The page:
I have only an hour until my next class, but I want to set something down to return to later –
just a brief sketch.
The Art of Farginnen.
When someone else is shining, do we envy that person and want their light,
or do we rejoice for them, hold them up, get our ego out of the way and let our heart expand?
The latter is what it is to fargin.
Just came from a class on farginnnen taught by my rabbi David Zaslow (who will have a book on it coming out sometime in the future), based on the teachings of Rabbi Zalman Schachter-Shalomi (זצייל) and I am inspired. I never had a word for something I have tried to practice for years now. It can be difficult, but as I taught myself to celebrate when a friend landed a great role or published a book, I found that I felt so much better. Life felt more beautiful. Truly celebrating friends’ successes in areas of my own passions led to a more expanded life, heart, and mind. It also, oddly enough, created more flow in my own life – it was almost as if getting rid of the contracted places of envy got rid of energy blocks, and as my focus became more positive, more beautiful things were able to take root and grow in my heart and life.
I fully believe this is a practice we can cultivate, just like we are tending a garden in our souls.
It was (and is still) a practice that grows by doing. Once in a while when i feel the twinge of envy, I still have to consciously reach into my heart and ask it to be more generous. I have to make an effort – but it’s less frequent now that I have to work at this so hard…
Or when I feel that envy twinge, I look at it as information, telling me that I want that in my life too, and I tell myself it’s a sign post and a gift — time to take that as an example of what to build in my own life! Then I celebrate for my friend… in the consciousness that abundance is real; that there is enough for everyone.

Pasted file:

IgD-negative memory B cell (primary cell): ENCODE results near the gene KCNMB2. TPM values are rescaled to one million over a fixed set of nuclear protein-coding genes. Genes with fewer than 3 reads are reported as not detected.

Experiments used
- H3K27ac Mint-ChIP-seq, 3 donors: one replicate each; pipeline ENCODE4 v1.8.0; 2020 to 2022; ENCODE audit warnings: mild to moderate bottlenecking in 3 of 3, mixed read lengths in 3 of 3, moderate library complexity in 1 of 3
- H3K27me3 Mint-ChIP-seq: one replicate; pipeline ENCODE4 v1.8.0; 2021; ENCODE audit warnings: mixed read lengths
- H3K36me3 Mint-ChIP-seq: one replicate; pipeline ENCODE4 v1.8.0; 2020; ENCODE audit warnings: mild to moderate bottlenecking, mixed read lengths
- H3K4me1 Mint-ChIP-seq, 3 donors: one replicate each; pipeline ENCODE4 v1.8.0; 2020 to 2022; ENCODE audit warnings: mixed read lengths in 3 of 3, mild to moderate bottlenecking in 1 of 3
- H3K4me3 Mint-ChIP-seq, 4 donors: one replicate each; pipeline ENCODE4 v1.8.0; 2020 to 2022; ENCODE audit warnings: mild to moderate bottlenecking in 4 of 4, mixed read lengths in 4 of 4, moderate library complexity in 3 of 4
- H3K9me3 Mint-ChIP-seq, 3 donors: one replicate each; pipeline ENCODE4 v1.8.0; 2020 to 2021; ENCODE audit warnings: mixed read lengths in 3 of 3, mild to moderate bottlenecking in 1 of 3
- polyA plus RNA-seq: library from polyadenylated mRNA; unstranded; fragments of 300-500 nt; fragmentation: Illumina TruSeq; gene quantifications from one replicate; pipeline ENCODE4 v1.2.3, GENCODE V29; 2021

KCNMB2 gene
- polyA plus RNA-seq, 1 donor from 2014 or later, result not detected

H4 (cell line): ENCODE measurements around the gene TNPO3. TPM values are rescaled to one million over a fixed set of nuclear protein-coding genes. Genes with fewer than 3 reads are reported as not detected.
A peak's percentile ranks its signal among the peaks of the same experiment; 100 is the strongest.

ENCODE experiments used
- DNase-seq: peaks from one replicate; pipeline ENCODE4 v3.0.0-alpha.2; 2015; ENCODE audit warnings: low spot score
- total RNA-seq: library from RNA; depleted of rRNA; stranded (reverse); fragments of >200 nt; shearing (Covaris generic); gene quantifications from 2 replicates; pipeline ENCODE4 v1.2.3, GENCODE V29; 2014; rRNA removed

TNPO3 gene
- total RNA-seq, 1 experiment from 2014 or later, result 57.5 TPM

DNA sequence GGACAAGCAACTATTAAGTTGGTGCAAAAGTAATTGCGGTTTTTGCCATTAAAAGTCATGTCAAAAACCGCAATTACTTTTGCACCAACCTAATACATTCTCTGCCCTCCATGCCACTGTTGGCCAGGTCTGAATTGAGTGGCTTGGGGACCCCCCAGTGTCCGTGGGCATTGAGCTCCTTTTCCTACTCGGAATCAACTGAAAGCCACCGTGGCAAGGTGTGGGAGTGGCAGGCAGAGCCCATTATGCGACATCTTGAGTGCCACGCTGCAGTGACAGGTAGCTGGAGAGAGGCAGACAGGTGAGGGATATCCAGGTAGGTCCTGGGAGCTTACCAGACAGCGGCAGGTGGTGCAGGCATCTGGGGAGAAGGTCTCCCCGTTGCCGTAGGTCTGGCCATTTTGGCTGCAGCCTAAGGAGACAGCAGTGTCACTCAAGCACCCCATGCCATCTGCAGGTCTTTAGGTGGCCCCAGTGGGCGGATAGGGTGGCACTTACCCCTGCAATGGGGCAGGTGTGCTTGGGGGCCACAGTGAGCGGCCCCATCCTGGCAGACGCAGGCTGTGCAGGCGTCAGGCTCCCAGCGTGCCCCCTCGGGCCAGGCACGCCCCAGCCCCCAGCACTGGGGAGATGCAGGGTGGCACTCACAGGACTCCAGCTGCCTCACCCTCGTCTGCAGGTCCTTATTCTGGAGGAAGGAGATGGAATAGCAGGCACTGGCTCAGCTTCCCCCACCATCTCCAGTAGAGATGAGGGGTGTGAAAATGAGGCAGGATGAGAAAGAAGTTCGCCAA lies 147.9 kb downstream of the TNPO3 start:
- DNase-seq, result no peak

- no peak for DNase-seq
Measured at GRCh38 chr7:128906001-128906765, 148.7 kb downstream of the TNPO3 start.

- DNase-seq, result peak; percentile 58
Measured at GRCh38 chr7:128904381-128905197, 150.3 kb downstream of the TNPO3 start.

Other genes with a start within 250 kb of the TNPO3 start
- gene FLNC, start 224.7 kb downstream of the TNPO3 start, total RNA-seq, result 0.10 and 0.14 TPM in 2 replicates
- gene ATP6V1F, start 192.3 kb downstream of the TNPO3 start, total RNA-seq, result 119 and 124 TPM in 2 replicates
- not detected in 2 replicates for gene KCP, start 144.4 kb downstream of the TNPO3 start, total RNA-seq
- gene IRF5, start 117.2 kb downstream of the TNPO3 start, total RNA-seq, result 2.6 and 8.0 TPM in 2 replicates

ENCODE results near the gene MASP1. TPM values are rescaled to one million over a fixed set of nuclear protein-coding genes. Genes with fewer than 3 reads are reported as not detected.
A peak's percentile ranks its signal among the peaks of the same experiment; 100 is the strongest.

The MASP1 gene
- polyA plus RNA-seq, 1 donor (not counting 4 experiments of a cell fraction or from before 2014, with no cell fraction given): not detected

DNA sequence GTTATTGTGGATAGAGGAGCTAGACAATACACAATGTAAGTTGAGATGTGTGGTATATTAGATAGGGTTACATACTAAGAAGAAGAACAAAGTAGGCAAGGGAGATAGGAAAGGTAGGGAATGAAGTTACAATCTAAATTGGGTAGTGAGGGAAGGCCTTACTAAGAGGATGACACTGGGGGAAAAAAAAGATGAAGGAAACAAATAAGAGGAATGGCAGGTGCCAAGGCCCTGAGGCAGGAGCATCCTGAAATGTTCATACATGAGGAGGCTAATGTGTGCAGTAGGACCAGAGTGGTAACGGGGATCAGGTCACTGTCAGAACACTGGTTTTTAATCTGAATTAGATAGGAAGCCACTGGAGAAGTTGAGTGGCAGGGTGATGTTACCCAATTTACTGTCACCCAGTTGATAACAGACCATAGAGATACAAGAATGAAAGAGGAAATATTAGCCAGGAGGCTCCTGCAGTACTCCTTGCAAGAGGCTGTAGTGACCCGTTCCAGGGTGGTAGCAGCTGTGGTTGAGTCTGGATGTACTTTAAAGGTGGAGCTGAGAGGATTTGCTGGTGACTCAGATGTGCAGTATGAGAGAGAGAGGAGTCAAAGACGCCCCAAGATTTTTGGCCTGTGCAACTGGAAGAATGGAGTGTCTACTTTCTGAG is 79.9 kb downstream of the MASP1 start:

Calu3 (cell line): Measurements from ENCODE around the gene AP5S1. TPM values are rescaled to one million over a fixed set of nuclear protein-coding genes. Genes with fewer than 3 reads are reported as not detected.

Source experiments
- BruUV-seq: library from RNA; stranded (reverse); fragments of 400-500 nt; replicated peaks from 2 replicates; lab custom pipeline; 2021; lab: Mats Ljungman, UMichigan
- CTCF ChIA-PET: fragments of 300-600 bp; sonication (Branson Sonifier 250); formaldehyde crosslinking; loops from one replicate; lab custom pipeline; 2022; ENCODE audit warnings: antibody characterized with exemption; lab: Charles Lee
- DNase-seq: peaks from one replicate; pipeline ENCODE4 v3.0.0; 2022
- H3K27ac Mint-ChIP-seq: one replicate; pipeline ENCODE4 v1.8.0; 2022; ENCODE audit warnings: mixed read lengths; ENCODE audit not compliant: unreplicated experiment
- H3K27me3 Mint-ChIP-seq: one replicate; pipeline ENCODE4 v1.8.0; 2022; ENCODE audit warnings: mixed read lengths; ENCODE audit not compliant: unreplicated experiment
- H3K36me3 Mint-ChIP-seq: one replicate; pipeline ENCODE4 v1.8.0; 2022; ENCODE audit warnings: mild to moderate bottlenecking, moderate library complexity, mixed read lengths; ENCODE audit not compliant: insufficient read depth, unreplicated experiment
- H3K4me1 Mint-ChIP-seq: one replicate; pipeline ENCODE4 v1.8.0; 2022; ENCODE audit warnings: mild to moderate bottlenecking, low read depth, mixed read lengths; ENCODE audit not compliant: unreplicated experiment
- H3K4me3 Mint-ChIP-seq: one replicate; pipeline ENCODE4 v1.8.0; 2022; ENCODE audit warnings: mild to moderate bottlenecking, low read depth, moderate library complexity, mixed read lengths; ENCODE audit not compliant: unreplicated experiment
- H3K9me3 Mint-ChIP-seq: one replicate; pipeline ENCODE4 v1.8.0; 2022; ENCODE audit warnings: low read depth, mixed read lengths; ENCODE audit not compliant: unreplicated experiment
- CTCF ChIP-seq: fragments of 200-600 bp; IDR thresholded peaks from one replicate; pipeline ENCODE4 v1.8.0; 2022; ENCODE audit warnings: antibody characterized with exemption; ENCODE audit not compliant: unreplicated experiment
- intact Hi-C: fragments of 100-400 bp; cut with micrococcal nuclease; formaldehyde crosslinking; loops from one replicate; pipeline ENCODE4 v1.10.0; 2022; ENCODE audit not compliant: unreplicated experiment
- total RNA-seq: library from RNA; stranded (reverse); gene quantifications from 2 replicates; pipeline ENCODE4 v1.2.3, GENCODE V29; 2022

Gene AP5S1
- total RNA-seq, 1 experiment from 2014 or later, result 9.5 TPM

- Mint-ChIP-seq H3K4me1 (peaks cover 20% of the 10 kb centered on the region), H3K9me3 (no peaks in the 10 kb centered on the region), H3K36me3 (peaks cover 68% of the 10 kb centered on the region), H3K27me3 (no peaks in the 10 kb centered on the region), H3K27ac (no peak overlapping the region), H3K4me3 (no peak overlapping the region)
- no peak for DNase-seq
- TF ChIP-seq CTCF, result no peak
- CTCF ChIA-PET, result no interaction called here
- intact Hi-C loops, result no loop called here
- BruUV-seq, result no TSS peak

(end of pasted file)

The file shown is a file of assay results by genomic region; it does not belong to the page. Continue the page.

I think the lack of ability to fargin, or a “nicht farginnen” consciousness – (someone who lives in envy of others’ achievements, eating themselves up with jealousy or regret, or trying to take the spotlight or attention…etc…) is born of a poverty mentality. If someone is wounded in a way that makes them feel there won’t be enough to go around, they must cling desperately to what they have, there isn’t the flow of energy that allows giving and receiving, this is a ripe breeding ground for Nicht Farginnen.
Ich fargin … I feel at this moment that it is a pure form of love. I am so happy to have a name for this now, and a book of guidelines for building a practice of nourishing my own heart’s ability to fargin.
The things it’s harder to fargin about…? That’s just a sign it’s an area we need to nourish in our own lives. If I envy someone’s book being published, I’d better turn it around – celebrate, and convert the envy into rocket fuel to get me working on my own book.
There will always be enough. There are enough acting roles, and the right one for me will find me. There are enough readers for every different kind of book. There are enough venues for every voice that needs to be lifted in song. There are enough ways to see and be seen. There is always enough love for everyone; there are enough clients for every coach — we are all different, and the ones who resonate with us will find us…
Ich fargin. I aspire to this – to lift up those around me whenever I can. to celebrate them.
To live with a generosity of spirit and heart, and not live in the contracted place (which is so painful anyway…who would want to live there???) of envy and starved poverty mentality .
This is incoherent; I have dashed it out very quickly – If you have thoughts on this subject, please add comments — Ich fargin! I will be grateful.
Also – a question for discussion: What is the response when we know that someone else is nicht farginnen us? When their behavior speaks of envy and/or judgment?
I believe continuing the process of trying to forgive is necessary; letting go; seeing with compassionate eyes. Because otherwise, we might fall into the trap of contraction which is so contagious, isn’t it…